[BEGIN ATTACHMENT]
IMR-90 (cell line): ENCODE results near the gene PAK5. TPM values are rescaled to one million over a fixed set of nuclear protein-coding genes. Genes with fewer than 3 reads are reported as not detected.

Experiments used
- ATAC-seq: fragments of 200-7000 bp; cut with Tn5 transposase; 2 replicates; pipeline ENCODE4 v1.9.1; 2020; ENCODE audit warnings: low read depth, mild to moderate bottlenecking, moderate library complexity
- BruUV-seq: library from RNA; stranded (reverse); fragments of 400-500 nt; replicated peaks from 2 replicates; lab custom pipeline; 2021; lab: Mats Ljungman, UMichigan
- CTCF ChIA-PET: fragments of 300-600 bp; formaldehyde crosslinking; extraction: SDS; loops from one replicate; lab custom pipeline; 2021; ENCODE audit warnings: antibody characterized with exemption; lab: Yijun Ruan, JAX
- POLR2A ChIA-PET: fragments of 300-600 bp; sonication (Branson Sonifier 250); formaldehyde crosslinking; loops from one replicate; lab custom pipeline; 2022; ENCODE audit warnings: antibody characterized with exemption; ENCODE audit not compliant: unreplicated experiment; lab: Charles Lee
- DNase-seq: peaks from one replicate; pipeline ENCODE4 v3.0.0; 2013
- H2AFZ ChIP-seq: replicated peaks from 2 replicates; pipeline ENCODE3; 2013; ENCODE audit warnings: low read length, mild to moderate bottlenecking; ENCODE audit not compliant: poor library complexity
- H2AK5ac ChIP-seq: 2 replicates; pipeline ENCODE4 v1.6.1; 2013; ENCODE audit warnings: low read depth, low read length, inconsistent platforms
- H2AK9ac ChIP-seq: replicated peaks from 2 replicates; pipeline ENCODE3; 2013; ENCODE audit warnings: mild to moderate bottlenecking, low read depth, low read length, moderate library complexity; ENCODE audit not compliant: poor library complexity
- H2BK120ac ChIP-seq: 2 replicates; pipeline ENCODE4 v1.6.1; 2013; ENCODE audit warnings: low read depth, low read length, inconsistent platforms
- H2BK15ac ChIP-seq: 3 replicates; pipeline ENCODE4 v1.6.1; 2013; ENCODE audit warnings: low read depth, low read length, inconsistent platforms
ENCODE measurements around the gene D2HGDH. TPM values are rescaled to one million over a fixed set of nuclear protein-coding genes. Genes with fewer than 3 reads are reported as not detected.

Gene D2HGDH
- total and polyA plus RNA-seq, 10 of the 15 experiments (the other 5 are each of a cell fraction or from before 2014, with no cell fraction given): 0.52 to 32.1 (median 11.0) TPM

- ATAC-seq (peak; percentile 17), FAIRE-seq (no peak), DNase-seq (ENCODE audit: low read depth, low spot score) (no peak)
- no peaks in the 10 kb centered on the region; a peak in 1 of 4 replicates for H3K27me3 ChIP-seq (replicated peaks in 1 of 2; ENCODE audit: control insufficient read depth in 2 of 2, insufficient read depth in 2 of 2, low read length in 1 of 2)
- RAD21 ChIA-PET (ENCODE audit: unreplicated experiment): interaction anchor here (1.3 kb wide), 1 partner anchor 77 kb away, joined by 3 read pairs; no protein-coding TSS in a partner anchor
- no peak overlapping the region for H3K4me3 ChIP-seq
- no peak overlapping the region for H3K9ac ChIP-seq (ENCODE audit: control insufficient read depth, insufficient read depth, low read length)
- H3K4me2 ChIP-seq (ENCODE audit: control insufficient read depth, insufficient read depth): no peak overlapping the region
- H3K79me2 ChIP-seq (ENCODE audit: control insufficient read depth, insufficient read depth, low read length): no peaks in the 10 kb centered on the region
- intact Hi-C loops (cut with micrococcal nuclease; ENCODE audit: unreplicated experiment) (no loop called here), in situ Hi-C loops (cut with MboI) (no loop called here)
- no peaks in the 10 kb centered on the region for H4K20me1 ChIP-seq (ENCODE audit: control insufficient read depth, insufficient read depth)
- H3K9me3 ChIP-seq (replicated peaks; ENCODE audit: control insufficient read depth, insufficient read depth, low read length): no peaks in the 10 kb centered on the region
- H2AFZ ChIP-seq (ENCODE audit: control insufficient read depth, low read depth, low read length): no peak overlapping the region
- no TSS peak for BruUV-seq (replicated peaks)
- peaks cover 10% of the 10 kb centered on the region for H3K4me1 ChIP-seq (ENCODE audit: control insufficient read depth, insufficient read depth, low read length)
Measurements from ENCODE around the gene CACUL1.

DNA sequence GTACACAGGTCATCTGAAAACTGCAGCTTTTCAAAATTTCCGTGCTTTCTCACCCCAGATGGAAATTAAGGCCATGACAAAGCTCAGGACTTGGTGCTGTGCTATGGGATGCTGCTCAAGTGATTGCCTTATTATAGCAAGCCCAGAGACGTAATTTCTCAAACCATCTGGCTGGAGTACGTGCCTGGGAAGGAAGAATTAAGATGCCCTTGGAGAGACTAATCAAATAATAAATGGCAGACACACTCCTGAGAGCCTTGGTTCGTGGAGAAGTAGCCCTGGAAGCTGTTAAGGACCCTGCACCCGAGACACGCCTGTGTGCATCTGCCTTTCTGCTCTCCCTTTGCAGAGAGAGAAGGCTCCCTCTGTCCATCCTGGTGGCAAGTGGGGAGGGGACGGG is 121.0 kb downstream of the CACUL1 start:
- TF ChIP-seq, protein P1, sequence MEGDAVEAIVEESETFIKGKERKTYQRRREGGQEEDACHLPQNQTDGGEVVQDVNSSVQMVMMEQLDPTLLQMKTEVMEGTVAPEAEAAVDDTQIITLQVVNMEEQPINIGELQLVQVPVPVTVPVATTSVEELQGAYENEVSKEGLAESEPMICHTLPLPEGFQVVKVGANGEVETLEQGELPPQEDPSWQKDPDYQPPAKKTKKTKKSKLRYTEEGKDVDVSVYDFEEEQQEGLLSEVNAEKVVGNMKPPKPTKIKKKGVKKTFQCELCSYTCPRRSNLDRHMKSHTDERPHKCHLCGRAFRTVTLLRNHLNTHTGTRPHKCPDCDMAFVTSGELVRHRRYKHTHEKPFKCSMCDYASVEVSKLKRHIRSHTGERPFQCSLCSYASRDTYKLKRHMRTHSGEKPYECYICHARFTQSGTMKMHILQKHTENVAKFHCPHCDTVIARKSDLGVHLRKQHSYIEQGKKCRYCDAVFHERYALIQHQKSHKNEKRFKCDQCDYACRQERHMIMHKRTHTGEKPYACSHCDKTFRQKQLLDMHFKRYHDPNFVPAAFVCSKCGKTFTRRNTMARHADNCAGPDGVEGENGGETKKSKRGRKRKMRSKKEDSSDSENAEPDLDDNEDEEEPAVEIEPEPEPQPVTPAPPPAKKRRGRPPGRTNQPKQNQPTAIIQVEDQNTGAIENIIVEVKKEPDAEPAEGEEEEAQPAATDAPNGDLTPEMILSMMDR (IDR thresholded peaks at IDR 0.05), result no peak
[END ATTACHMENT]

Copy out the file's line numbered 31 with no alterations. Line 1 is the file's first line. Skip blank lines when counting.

- TF ChIP-seq, protein P1, sequence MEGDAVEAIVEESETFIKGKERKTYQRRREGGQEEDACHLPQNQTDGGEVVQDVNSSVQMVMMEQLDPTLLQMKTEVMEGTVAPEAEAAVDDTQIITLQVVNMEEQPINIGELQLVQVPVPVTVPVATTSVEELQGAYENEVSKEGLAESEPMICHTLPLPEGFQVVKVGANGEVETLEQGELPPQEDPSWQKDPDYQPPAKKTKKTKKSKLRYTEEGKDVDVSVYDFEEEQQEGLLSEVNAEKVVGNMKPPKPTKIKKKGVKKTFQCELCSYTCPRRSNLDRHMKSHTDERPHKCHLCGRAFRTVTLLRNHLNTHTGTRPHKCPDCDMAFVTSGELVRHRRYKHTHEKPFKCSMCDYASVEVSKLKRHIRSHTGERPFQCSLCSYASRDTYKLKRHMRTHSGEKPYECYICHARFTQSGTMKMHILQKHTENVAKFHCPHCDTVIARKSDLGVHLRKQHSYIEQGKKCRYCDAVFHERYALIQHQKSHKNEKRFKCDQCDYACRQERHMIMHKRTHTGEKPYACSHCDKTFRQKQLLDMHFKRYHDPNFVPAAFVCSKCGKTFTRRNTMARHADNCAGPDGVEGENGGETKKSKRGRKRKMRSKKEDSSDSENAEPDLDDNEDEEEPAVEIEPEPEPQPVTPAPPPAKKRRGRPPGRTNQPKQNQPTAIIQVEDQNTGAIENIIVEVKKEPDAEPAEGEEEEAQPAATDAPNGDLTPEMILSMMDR (IDR thresholded peaks at IDR 0.05), result no peak